Cognitive Science 35 (3):499-526 (2011)

Abstract
The tendency to test outcomes that are predicted by our current theory (the confirmation bias) is one of the best-known biases of human decision making. We prove that the confirmation bias is an optimal strategy for testing hypotheses when those hypotheses are deterministic, each making a single prediction about the next event in a sequence. Our proof applies for two normative standards commonly used for evaluating hypothesis testing: maximizing expected information gain and maximizing the probability of falsifying the current hypothesis. This analysis rests on two assumptions: (a) that people predict the next event in a sequence in a way that is consistent with Bayesian inference; and (b) when testing hypotheses, people test the hypothesis to which they assign highest posterior probability. We present four behavioral experiments that support these assumptions, showing that a simple Bayesian model can capture people's predictions about numerical sequences (Experiments 1 and 2), and that we can alter the hypotheses that people choose to test by manipulating the prior probability of those hypotheses (Experiments 3 and 4).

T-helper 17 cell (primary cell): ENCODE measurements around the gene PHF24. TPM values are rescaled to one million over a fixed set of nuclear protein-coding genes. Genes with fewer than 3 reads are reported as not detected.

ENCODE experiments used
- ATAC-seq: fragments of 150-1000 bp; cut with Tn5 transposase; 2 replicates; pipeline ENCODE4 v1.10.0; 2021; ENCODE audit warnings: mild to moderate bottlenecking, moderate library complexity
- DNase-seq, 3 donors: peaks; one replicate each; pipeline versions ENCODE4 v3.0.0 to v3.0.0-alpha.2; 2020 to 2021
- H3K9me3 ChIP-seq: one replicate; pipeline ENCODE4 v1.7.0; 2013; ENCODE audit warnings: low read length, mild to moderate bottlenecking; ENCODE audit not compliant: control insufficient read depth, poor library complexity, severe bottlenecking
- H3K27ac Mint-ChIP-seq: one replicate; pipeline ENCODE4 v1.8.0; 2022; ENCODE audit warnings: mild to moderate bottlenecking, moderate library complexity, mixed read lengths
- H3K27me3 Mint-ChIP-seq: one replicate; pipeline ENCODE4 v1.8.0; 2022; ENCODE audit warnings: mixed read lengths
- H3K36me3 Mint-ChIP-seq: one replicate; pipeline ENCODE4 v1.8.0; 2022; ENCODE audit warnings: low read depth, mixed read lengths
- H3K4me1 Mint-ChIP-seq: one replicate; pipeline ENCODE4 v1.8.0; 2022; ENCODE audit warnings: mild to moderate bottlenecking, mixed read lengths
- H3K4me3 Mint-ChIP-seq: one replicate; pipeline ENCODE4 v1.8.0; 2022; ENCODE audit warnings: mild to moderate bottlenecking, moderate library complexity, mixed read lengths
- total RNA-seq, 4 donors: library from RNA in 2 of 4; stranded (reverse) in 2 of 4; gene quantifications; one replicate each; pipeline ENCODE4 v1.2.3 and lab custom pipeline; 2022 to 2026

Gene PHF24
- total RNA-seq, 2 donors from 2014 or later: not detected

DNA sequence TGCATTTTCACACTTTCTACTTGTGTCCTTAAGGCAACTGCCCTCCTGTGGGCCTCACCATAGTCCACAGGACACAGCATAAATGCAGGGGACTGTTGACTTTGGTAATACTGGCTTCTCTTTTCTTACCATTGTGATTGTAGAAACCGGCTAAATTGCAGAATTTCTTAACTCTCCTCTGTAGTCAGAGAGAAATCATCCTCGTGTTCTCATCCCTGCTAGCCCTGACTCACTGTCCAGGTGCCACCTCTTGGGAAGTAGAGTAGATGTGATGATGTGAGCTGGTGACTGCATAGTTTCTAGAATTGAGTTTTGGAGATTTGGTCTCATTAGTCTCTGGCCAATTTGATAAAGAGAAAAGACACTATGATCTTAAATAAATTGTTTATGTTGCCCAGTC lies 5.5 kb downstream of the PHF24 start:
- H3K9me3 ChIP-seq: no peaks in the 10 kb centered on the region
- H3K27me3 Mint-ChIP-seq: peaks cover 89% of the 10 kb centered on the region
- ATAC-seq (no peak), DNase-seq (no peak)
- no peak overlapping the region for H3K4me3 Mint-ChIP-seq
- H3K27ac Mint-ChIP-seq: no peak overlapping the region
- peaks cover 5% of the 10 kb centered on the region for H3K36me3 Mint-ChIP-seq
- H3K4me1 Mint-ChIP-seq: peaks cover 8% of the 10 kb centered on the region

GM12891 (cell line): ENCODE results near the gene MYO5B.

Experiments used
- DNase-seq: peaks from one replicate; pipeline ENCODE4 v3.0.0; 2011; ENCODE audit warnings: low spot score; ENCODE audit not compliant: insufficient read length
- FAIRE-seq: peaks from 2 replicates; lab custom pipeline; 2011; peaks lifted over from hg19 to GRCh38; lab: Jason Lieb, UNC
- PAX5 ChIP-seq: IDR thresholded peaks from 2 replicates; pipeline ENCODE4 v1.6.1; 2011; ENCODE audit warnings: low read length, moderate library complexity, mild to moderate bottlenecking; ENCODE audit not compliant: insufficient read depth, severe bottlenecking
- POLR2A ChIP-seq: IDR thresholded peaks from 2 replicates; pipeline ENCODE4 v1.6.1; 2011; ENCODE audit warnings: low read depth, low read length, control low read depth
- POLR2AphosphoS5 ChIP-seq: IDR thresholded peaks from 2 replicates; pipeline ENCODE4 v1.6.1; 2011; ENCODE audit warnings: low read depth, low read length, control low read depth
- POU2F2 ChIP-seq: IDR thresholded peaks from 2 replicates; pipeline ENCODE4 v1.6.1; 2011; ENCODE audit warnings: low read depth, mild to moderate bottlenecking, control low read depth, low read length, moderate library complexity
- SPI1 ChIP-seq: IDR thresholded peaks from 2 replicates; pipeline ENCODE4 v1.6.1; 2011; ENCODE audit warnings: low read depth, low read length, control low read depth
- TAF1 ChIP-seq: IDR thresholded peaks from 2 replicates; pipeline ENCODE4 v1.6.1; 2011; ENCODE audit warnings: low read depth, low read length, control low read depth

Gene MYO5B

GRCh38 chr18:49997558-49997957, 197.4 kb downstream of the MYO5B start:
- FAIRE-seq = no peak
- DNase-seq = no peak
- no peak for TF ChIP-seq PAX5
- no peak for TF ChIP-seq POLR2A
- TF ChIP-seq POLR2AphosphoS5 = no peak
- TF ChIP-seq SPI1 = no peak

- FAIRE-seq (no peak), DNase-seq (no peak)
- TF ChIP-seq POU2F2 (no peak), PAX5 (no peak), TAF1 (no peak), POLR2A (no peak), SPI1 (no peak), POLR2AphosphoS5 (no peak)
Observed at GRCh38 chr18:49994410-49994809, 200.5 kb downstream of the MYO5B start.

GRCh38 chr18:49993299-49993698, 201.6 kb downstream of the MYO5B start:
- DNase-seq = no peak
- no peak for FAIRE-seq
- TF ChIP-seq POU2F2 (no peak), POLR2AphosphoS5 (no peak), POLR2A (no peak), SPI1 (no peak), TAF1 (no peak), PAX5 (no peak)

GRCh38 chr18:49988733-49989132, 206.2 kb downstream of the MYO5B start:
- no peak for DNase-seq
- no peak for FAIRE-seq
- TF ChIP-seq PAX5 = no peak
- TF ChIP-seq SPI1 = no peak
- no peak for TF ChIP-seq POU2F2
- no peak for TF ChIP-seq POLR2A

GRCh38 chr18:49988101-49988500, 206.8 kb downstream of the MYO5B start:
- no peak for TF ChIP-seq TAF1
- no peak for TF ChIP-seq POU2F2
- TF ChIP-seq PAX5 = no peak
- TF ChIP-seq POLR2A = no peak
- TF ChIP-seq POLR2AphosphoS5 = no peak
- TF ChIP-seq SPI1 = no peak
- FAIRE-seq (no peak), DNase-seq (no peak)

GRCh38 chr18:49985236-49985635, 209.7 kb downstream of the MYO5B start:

Keywords Confirmation bias  Rational analysis  Bayesian inference  Determinism  Decision making  Hypothesis testing
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DOI 10.1111/j.1551-6709.2010.01161.x
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References found in this work BETA

Vision.David Marr - 1982 - W. H. Freeman.
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Citations of this work BETA

State of the Field: Measuring Information and Confirmation.Vincenzo Crupi & Katya Tentori - 2014 - Studies in History and Philosophy of Science Part A 47:81-90.

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